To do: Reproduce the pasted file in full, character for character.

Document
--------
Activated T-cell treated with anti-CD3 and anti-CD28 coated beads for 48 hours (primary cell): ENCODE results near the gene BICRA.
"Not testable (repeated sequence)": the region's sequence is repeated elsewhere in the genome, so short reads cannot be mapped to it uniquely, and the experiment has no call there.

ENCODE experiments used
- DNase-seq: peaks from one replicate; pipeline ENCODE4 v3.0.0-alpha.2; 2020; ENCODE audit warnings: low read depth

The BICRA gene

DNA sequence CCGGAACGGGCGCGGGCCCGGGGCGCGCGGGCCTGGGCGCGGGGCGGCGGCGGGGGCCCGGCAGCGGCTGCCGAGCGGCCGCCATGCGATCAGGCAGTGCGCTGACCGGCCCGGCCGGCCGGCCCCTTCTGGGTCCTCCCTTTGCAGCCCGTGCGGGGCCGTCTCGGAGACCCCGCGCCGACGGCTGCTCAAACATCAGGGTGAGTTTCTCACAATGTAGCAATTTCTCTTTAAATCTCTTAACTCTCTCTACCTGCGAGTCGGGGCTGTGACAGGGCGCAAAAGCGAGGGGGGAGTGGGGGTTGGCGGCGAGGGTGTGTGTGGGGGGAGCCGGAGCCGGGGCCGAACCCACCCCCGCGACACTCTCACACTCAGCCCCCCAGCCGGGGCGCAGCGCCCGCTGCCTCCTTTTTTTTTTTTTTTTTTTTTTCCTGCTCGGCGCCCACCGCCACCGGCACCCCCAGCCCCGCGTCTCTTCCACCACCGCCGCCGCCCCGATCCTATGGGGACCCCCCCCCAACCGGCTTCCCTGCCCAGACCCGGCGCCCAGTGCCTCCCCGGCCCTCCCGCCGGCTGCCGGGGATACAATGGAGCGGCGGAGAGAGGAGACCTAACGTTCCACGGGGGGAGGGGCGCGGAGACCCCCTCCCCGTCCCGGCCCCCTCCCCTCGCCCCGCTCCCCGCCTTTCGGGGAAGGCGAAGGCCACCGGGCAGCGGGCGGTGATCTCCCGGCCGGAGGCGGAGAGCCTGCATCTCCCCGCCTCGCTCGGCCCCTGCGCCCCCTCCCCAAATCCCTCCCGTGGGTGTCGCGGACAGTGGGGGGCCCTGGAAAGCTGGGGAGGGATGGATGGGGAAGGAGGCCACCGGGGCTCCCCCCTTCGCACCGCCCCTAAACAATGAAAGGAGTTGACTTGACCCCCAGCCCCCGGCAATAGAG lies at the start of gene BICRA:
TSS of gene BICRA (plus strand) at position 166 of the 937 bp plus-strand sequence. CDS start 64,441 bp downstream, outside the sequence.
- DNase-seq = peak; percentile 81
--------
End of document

Activated T-cell treated with anti-CD3 and anti-CD28 coated beads for 48 hours (primary cell): ENCODE results near the gene BICRA.
"Not testable (repeated sequence)": the region's sequence is repeated elsewhere in the genome, so short reads cannot be mapped to it uniquely, and the experiment has no call there.

ENCODE experiments used
- DNase-seq: peaks from one replicate; pipeline ENCODE4 v3.0.0-alpha.2; 2020; ENCODE audit warnings: low read depth

The BICRA gene

DNA sequence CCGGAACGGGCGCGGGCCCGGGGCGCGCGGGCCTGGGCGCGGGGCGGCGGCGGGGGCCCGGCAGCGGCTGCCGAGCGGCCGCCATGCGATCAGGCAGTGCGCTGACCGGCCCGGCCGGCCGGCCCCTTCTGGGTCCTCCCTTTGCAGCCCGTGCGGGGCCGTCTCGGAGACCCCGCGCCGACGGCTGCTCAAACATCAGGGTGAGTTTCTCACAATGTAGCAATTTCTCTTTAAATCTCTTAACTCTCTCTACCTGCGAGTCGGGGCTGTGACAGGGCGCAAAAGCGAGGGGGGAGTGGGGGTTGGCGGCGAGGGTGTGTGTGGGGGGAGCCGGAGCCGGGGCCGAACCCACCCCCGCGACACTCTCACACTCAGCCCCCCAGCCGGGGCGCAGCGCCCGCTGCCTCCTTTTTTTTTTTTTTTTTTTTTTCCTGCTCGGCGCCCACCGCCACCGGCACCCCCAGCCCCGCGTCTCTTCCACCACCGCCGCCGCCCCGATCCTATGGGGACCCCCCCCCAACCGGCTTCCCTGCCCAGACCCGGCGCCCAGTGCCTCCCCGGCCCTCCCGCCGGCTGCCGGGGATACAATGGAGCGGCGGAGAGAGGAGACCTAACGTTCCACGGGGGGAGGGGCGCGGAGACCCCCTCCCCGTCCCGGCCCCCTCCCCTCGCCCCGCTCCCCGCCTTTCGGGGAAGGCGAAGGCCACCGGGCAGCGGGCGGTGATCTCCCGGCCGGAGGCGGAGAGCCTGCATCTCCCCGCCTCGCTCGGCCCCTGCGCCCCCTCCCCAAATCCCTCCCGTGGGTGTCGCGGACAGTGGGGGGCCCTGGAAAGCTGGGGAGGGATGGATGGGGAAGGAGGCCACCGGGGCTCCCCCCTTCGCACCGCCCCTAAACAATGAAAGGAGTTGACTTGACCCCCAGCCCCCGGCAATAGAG lies at the start of gene BICRA:
TSS of gene BICRA (plus strand) at position 166 of the 937 bp plus-strand sequence. CDS start 64,441 bp downstream, outside the sequence.
- DNase-seq = peak; percentile 81